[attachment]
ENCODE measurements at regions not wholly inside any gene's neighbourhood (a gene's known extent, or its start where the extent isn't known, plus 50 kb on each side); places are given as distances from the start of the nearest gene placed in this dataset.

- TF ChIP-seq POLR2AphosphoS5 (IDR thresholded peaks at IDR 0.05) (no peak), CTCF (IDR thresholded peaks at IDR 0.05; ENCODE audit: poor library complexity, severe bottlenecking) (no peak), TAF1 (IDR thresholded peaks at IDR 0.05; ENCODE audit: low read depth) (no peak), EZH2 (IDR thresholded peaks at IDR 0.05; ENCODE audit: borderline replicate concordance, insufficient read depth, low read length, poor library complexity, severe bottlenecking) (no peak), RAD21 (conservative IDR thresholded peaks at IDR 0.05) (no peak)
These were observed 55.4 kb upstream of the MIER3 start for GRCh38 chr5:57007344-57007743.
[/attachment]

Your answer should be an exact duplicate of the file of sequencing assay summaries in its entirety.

ENCODE measurements at regions not wholly inside any gene's neighbourhood (a gene's known extent, or its start where the extent isn't known, plus 50 kb on each side); places are given as distances from the start of the nearest gene placed in this dataset.

- TF ChIP-seq POLR2AphosphoS5 (IDR thresholded peaks at IDR 0.05) (no peak), CTCF (IDR thresholded peaks at IDR 0.05; ENCODE audit: poor library complexity, severe bottlenecking) (no peak), TAF1 (IDR thresholded peaks at IDR 0.05; ENCODE audit: low read depth) (no peak), EZH2 (IDR thresholded peaks at IDR 0.05; ENCODE audit: borderline replicate concordance, insufficient read depth, low read length, poor library complexity, severe bottlenecking) (no peak), RAD21 (conservative IDR thresholded peaks at IDR 0.05) (no peak)
These were observed 55.4 kb upstream of the MIER3 start for GRCh38 chr5:57007344-57007743.